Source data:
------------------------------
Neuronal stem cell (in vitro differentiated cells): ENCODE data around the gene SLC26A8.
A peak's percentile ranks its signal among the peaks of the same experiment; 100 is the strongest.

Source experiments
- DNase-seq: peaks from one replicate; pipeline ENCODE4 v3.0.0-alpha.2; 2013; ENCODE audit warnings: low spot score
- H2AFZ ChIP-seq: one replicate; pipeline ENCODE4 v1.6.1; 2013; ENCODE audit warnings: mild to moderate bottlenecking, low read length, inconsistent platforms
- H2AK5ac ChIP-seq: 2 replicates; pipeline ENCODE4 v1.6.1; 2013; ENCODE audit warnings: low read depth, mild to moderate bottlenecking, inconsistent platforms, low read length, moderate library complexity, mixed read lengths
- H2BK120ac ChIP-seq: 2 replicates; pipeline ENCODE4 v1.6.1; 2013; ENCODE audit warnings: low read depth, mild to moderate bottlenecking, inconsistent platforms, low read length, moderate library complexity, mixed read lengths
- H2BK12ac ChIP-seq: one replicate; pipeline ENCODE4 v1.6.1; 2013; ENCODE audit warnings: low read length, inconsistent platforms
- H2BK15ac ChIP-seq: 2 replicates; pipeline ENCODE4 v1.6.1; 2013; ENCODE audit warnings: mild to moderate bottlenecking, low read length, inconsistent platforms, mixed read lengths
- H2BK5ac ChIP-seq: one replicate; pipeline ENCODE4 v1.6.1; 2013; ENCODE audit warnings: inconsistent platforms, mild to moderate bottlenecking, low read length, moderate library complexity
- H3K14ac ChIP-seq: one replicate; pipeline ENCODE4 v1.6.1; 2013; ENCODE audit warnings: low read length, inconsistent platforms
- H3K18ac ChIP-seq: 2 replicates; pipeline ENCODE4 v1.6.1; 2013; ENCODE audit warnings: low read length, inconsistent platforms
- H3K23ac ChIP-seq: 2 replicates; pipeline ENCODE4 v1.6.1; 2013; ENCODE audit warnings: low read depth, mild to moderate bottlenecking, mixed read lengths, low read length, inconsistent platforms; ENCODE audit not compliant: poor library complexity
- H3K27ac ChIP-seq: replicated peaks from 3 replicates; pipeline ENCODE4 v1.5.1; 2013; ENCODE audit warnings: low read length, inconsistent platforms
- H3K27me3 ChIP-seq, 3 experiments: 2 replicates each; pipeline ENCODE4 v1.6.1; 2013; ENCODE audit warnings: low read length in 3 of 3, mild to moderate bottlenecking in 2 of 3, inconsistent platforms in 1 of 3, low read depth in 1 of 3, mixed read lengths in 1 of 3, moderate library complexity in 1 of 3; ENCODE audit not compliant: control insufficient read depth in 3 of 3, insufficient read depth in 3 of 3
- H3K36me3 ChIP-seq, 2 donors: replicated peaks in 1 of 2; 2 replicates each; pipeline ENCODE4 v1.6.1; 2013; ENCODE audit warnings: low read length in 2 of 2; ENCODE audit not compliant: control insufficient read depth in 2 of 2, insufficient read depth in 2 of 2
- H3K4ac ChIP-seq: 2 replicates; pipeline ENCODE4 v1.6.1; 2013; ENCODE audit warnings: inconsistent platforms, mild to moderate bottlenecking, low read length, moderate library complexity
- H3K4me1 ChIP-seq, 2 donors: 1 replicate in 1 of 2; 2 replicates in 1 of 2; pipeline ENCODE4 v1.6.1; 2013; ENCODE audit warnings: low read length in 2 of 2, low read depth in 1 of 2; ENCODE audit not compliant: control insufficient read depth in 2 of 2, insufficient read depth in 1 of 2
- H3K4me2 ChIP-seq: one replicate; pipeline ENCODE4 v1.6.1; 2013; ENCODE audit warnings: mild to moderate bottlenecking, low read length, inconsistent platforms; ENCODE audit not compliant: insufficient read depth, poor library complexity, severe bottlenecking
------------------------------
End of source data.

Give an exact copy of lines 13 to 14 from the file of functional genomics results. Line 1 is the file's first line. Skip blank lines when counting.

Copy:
- H3K23ac ChIP-seq: 2 replicates; pipeline ENCODE4 v1.6.1; 2013; ENCODE audit warnings: low read depth, mild to moderate bottlenecking, mixed read lengths, low read length, inconsistent platforms; ENCODE audit not compliant: poor library complexity
- H3K27ac ChIP-seq: replicated peaks from 3 replicates; pipeline ENCODE4 v1.5.1; 2013; ENCODE audit warnings: low read length, inconsistent platforms